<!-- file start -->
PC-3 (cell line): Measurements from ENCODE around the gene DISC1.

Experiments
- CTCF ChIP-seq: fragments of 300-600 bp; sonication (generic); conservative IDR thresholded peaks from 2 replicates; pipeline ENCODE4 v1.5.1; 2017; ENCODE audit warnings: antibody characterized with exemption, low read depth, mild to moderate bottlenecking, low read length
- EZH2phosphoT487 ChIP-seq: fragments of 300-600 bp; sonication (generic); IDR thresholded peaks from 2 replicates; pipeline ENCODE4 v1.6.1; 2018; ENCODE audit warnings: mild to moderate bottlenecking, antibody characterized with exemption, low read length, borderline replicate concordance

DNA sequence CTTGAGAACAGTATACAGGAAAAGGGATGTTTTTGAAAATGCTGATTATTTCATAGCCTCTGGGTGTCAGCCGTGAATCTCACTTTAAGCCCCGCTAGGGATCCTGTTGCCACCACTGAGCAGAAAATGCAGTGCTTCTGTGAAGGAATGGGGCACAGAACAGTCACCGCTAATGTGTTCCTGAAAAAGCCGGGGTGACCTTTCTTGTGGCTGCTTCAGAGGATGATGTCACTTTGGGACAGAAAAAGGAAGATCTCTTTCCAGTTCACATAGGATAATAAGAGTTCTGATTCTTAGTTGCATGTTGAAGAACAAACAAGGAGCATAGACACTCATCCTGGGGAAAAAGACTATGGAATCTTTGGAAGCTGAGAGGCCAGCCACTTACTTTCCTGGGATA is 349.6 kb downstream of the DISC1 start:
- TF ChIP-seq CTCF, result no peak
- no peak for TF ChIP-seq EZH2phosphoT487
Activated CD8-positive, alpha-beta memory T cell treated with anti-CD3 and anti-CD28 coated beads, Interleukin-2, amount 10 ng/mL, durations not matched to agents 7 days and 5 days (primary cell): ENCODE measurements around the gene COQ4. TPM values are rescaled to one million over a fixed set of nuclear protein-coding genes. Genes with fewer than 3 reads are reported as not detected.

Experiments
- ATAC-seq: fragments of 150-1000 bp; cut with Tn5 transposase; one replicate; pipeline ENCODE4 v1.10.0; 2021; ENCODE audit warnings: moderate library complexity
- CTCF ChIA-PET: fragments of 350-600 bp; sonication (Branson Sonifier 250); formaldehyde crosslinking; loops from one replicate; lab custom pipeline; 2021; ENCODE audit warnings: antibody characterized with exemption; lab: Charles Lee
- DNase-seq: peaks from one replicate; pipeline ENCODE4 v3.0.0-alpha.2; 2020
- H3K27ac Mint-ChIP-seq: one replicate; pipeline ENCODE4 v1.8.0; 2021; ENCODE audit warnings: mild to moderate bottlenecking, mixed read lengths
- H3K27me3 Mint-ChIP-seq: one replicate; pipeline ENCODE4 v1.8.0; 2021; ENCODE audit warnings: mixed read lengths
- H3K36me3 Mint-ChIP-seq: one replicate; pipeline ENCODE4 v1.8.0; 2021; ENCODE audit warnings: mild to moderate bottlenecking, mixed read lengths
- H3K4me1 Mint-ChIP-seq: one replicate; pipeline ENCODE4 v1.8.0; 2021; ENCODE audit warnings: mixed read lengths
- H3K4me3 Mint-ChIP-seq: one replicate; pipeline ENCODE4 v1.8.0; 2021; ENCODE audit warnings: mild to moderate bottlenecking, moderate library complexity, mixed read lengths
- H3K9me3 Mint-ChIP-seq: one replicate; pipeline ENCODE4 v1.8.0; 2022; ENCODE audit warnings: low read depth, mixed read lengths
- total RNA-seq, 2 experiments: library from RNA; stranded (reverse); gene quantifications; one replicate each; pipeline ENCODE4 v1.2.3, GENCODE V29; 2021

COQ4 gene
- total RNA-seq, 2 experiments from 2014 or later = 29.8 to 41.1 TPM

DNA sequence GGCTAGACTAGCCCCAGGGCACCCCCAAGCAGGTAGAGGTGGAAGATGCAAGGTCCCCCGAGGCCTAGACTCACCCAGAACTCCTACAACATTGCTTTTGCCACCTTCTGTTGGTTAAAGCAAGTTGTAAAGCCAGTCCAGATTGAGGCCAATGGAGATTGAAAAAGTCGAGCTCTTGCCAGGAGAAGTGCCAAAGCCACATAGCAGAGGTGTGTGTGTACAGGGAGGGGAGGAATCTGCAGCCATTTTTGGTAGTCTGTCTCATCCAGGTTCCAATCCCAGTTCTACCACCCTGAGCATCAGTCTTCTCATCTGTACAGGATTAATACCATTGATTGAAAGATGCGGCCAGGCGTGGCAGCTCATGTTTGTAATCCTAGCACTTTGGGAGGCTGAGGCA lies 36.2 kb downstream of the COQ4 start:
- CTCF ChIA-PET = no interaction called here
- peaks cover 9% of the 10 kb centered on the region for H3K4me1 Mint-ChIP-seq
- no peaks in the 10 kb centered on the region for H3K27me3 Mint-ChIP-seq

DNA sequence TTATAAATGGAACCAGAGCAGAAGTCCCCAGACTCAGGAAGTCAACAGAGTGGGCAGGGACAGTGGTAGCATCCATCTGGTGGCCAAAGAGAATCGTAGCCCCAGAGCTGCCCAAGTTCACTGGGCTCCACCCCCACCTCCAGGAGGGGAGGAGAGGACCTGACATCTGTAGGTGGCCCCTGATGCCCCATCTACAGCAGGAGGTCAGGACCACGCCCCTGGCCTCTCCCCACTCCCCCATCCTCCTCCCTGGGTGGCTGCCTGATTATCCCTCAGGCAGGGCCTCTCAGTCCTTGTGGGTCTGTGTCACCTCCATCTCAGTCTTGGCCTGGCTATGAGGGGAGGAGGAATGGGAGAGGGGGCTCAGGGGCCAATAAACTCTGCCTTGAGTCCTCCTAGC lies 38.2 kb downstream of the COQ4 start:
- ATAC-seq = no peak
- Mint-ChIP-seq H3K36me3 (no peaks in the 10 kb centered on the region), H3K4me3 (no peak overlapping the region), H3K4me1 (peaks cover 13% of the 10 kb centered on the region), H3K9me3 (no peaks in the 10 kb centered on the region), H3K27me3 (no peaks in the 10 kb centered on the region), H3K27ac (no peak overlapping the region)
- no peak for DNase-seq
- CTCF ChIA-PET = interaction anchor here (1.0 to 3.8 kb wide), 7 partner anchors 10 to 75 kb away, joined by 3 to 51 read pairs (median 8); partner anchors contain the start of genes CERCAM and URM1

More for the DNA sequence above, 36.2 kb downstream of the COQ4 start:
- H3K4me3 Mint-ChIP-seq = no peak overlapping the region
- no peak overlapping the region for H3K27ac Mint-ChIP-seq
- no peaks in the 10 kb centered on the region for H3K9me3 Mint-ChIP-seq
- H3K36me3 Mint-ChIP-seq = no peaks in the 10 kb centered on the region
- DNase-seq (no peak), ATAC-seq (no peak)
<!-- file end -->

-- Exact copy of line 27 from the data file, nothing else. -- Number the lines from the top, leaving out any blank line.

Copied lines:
- ATAC-seq = no peak